I thought this was very sophisticated, bubble-bottom and all.
If this fancy, ball gown could talk!
A couple of weeks ago, I had the pleasure of chaperoning Sweet Pea and her class to a Civil War museum. The museum is a private collection that consists mostly of military clothing from the war and it was fascinating. The main room had glass display cases lined-up against the walls and the Yankees were on one side and the Confederates on the other, never the two shall combine. The collection held uniforms of all different ranks and some weapons, but what was truly interesting were the little items that the soldiers carried with them: a small Bible, lockets with faded photos and locks of hair, ornate pocket watches, etc. These were items from home that the soldiers carried with them into battle and brought them comfort when they were away from loved ones. Sweet Pea and her classmates hurried through the exhibit and I was hard pressed to get them interested in dusty, old uniforms, until we got to the last room. The room was filled with women and children's fashions from the 1850's to the early 1900's.
Something for the gentlemen - I know that our forefathers were smaller than we are today, but these uniforms wouldn't fit my twelve year old Fisherman!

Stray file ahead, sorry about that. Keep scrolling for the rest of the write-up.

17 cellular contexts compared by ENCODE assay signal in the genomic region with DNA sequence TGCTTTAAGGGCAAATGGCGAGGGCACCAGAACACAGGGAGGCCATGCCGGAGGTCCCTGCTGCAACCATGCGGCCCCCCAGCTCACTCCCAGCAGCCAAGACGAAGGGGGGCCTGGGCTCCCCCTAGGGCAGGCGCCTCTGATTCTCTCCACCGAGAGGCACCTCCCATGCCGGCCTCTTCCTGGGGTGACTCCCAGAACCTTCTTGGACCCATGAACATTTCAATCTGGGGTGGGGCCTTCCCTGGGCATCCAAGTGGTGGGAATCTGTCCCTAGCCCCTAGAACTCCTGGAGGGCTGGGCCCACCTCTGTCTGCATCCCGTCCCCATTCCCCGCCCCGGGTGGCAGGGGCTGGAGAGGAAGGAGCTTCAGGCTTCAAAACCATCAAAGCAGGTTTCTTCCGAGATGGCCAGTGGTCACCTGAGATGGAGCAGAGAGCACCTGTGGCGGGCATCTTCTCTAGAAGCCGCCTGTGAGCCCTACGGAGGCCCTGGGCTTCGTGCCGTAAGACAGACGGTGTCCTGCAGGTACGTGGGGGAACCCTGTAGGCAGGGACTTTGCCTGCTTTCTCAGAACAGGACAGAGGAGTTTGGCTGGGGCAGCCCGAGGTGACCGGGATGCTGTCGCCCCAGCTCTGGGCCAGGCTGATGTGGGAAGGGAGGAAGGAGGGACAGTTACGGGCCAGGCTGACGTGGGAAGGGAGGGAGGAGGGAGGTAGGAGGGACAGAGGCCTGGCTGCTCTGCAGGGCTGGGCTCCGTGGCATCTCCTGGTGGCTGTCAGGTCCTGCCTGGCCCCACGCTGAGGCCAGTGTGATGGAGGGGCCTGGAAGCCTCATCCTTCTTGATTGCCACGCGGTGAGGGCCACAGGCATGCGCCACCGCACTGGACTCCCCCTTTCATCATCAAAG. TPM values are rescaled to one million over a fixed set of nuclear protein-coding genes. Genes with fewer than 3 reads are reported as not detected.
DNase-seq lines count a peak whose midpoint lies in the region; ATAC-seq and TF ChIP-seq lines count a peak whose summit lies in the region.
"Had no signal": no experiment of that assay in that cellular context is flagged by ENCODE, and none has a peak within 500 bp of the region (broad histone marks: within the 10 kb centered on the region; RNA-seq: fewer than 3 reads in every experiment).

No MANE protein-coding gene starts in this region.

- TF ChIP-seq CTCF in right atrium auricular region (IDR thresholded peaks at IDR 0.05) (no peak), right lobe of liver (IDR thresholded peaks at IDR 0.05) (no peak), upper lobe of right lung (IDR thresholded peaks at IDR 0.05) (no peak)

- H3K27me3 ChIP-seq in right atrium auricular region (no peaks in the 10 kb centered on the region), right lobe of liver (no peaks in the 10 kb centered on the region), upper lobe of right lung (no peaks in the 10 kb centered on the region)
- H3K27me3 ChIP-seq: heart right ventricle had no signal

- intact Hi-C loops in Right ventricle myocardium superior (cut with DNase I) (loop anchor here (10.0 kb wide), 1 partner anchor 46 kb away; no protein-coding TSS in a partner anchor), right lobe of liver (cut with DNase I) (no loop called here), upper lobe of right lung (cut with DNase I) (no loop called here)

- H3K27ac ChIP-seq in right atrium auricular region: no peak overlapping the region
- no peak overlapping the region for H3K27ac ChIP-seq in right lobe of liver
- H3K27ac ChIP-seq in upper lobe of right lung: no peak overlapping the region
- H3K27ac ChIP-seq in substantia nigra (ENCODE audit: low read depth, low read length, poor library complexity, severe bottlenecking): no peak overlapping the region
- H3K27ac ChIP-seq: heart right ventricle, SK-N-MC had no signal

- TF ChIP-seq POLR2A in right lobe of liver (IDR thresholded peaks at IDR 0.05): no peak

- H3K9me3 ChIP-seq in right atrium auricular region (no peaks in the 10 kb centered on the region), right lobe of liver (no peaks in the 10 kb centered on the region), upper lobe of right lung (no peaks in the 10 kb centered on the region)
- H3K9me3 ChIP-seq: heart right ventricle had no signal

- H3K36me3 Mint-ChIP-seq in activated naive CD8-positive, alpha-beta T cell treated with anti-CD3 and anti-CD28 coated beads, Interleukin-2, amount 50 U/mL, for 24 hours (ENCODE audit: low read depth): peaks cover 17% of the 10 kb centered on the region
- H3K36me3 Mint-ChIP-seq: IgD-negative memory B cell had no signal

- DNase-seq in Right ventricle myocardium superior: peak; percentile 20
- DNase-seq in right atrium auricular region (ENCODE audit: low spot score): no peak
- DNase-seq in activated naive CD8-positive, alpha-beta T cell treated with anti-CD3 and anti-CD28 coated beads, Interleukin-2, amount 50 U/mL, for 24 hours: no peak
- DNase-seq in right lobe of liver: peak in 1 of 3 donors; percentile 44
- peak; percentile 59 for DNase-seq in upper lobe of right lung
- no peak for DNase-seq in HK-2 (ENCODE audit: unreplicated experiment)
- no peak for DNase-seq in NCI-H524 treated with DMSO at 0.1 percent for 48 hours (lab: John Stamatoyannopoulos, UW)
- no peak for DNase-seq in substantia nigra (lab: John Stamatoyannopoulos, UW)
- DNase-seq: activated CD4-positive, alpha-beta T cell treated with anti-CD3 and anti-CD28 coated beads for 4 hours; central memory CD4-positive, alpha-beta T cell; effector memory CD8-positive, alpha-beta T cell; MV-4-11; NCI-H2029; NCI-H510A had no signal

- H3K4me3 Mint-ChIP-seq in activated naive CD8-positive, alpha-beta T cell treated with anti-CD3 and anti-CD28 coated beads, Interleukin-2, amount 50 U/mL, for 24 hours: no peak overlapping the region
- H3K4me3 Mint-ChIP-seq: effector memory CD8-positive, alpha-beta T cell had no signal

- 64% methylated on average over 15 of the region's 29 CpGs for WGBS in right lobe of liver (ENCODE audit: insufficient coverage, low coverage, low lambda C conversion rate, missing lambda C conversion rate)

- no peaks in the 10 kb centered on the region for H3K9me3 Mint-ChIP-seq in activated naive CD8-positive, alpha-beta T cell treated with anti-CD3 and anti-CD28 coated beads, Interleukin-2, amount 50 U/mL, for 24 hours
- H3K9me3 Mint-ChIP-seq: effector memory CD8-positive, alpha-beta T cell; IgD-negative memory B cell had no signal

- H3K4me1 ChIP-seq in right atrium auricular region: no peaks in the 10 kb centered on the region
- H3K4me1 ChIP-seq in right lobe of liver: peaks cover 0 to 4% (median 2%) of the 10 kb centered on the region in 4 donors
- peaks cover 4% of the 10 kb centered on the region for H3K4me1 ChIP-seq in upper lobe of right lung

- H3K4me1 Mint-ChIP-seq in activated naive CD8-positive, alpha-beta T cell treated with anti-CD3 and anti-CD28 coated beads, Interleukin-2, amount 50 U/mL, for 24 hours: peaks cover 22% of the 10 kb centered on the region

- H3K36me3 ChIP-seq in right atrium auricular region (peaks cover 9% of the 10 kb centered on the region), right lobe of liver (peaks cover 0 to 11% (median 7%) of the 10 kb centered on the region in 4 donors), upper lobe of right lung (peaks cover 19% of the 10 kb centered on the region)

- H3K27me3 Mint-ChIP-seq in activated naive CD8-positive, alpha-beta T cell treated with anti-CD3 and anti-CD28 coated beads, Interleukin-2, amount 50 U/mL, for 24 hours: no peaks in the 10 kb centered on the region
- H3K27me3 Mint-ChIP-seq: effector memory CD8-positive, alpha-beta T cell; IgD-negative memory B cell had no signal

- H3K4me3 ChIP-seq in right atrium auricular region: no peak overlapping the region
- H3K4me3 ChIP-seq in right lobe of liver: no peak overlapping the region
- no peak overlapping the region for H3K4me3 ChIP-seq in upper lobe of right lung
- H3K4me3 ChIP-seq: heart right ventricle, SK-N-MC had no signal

Sweet Pea and her friends decided that they definitely live in the right era, as the clothing was so cumbersome! There was an entire display of corsets and once the girls got over giggling at the idea of staring at undergarments, they were mesmerized at the tortuous looking items. Why would anyone wear those? The result was quite amazing - the teeny tiny waists had to be seen to be believed. Tighter Mammy, tighter! Another case held bustles. This one gets me. Why, pray tell, would anyone want to make their backside look as though it swallowed a basketball? The display even held a maternity dress from the 1860's. I did not know that pregnant women were not to be seen during their pregnancy and only left the house for church and funerals. This was not that long ago! We've come a long way, baby!
Reading about the past is one thing, but to see clothing that an actual living person wore and lived their life in makes the past real for me. The fancy, silk ballgowns, the calico "work" dresses, the heavy, long wool swimsuit, bonnets and hats and the fussy, little children's clothes.. all tell stories of a life lived. I love to study the past and look at the paths that have lead us to where we are today and I wonder what will be in a clothing display case from 2011 and what will it say about our lives? Will there be a display of Spanx next to the corsets and bustles? I'll take Spanx any day over whale bones and non-stretchy fabrics, thank you very much! And as for the bustles, well, since I am blessed with my own "built-in" bustle, I think I'll let them stay in the past.
Actual bustles - strap one on!
A child's corset. Really?
Sweet Pea and friends - very happy not to be wearing the above device!